Ultimate Guide to Tone of Voice Examples

“It’s not what you say, it’s how you say it.”

We all remember a time when we asked a loved one if something was wrong, to be given a curt, “No!”

Their tone of voice means we know something is wrong and they know something is wrong. Also, they want you to know something is wrong. And yet their words convey the opposite of the truth.

Humans have evolved to take in everything from body language and facial expressions to voice tones to help them understand others. 

As a writer, it’s your job to put your clients in the best light possible in front of their target audience. In the absence of body language, facial expressions, and voice tones, your tone of voice through words alone must do the job of all these aspects.

Does that sound daunting?

Don’t worry. We’ll show you how to find the perfect brand tone with tone of voice examples, for every client you write for.

You'll learn how to find a brand's personality by focusing on brand values and brand persona. Clients/customers expect brands to have a consistent tone, and you will be at the forefront of providing this - read on.

Tone of voice definition

It's essentially about how your brand speaks to the audience and what they see and hear. Tone means how you communicate rather than what you communicate.

Why do your clients need to get their brand voice right?

The perfect brand tone and brand voice creates an emotional connection with potential clients/customers. It makes people feel their core values are the same as the brand's core values.

It inspires potential customers/clients to make positive actions, whether that's buying a product/service, signing a contract, donating money/time, etc.

Remember, everything you write for a client has a commercial aspect to it. 

You may not be writing ‘hard’ sales copy, such as sales letters, landing pages, etc. Perhaps you’re tasked with ‘soft’ content strategy, such as blog posts, social media posts, or relationship-building emails.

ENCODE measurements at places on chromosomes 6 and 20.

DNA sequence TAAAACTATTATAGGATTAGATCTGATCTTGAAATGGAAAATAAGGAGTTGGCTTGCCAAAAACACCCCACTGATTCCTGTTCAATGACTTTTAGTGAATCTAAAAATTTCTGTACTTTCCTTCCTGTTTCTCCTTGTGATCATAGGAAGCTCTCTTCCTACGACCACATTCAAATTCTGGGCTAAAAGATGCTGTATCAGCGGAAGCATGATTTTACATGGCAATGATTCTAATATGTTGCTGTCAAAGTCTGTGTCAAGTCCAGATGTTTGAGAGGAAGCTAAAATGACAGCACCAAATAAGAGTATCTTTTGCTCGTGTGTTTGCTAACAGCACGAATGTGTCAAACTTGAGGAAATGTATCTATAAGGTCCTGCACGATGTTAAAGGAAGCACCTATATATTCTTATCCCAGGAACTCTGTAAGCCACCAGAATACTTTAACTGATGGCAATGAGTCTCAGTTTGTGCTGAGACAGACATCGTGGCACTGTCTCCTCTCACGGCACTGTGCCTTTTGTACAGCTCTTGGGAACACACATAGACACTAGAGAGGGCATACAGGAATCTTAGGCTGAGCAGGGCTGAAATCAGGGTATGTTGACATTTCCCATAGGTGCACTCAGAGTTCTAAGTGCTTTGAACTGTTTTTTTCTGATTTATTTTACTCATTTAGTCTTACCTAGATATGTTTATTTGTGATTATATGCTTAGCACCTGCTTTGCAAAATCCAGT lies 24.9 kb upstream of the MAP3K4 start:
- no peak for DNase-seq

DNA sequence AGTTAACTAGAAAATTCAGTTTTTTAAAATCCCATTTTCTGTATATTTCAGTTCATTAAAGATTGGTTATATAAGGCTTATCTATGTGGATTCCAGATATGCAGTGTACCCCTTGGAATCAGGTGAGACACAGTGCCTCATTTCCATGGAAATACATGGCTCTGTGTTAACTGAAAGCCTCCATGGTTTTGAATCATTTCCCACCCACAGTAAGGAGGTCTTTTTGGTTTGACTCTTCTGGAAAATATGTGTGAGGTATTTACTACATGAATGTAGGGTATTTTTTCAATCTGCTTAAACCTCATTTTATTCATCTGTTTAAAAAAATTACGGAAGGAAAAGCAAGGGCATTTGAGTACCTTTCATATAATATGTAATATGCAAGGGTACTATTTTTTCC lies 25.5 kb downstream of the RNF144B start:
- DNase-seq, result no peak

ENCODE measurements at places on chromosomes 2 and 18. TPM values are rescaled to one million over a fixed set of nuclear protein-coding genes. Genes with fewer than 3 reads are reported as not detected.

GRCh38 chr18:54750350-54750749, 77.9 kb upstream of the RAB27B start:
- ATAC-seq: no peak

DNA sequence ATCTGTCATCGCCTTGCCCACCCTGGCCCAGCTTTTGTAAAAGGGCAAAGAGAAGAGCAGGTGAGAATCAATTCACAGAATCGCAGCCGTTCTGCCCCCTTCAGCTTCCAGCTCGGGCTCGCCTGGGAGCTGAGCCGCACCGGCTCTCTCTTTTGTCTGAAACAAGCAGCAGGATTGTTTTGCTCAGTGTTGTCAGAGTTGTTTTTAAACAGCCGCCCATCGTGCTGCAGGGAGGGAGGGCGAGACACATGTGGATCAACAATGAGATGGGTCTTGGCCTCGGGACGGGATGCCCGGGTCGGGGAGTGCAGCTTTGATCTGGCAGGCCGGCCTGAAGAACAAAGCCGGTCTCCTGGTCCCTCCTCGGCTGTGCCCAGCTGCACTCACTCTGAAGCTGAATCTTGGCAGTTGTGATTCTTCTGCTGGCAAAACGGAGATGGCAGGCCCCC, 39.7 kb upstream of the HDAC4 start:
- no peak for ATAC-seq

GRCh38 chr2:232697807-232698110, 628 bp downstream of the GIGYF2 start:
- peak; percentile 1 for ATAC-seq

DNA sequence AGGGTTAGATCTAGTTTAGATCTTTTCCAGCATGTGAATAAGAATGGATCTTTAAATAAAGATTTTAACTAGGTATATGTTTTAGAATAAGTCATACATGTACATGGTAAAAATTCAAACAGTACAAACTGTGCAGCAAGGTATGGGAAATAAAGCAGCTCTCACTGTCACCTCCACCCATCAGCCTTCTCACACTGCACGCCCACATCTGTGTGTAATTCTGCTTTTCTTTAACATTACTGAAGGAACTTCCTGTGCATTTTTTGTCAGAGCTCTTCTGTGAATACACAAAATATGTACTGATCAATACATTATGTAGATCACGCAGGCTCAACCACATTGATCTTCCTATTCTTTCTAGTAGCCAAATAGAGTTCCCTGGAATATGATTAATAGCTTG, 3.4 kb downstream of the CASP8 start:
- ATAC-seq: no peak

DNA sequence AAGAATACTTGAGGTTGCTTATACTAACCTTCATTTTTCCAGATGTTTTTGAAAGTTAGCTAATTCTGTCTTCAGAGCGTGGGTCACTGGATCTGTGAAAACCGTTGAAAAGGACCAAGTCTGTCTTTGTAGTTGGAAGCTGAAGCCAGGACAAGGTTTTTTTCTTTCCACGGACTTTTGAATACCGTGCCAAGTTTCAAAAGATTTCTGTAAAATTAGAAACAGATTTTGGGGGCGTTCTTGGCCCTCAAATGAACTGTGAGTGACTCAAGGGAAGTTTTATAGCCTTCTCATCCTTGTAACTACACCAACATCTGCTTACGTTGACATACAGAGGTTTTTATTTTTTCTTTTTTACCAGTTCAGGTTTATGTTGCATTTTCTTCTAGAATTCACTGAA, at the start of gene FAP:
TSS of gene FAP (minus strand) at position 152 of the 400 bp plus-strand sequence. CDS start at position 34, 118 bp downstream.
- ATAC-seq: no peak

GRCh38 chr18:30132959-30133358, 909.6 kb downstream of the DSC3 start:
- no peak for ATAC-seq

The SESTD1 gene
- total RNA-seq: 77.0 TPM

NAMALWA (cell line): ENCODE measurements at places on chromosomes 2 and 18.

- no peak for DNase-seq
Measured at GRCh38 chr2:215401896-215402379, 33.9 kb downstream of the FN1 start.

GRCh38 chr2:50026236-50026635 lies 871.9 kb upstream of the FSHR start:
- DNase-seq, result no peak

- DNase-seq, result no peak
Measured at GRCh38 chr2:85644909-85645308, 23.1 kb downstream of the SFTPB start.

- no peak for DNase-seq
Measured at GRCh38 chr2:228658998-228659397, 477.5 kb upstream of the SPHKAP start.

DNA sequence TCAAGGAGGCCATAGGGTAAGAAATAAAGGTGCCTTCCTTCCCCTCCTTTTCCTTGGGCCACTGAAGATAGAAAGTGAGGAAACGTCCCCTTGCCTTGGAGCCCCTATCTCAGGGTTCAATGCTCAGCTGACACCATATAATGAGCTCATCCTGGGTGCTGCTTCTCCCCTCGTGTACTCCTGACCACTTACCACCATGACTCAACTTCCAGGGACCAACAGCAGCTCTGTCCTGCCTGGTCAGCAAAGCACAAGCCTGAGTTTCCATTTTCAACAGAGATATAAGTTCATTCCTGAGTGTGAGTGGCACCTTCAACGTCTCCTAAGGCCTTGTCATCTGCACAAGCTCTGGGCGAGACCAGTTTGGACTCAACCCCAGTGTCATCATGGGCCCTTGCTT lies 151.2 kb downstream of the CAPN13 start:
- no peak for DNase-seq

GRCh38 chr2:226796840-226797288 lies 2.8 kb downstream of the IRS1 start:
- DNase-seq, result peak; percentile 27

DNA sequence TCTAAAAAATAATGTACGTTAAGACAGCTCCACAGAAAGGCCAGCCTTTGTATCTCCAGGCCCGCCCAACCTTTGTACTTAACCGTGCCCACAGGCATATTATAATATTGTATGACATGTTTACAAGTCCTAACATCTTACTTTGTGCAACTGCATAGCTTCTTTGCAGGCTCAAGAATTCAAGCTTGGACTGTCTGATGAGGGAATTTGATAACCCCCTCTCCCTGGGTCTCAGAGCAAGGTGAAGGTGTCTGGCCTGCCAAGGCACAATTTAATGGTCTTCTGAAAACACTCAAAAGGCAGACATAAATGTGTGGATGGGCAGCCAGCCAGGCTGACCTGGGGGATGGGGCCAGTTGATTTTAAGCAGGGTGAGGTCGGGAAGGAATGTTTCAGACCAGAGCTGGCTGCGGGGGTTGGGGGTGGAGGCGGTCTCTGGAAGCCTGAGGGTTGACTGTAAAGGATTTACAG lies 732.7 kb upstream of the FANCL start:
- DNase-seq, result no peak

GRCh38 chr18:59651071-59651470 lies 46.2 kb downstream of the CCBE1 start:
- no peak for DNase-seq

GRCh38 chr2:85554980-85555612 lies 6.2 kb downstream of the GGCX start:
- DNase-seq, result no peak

However, all content is still geared towards profits. And that’s why getting the right brand tone and brand voice is so crucial.

Many amateur writers believe that they just need a wider vocabulary or the latest copywriting ‘hack’ to become great writers.

Instead, pro writers have a knack for hitting just the right tone of voice with a target market to inspire them to take action.

Think about it. If you were a business owner paying someone to write content for you, who would you choose? The writer with a vast vocabulary and clever turns of phrases? Or the writer who hits the right tone of voice to trigger emotional responses in your potential customers/clients so they buy, sign up, etc.?

How do I find the perfect brand tone for a client?

If your client has worked extensively with freelancers and/or in-house writers, they’re likely to have brand voice guidelines or style guides.

This certainly makes your job easier. The assumption is that your client has done their due diligence, knows their customers/clients inside out, and they know what tone of voice works. 

However, you may have a client who hasn’t done any in-depth research on the correct tone of voice. Worse still, you may have a client who is making huge assumptions about their customers/clients that are wrong.